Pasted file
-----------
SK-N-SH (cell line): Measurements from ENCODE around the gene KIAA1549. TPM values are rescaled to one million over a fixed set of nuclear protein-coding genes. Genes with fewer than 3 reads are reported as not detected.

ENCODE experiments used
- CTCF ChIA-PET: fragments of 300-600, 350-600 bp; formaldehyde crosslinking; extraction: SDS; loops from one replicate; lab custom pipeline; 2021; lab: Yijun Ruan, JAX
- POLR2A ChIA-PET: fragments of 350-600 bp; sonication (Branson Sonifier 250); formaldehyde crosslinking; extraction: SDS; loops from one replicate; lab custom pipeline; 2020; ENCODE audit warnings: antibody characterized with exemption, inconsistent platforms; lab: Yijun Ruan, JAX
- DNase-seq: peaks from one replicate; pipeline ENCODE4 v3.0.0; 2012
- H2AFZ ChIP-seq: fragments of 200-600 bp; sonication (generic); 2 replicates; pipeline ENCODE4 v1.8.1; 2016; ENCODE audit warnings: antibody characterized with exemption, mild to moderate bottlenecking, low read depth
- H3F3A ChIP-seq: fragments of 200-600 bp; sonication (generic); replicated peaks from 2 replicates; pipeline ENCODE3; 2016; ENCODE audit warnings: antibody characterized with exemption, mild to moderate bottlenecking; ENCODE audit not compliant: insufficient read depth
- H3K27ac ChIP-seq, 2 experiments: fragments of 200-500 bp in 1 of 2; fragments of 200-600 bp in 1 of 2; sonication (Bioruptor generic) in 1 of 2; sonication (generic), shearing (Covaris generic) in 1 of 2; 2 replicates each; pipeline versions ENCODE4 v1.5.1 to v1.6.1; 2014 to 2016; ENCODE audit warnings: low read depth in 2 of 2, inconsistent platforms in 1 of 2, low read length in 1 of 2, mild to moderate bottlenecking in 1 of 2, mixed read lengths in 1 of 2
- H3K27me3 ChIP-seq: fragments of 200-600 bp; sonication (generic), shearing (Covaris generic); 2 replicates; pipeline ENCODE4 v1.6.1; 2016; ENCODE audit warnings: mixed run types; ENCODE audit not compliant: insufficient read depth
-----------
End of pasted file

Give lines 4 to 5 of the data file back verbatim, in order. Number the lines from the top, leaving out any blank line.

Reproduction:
- POLR2A ChIA-PET: fragments of 350-600 bp; sonication (Branson Sonifier 250); formaldehyde crosslinking; extraction: SDS; loops from one replicate; lab custom pipeline; 2020; ENCODE audit warnings: antibody characterized with exemption, inconsistent platforms; lab: Yijun Ruan, JAX
- DNase-seq: peaks from one replicate; pipeline ENCODE4 v3.0.0; 2012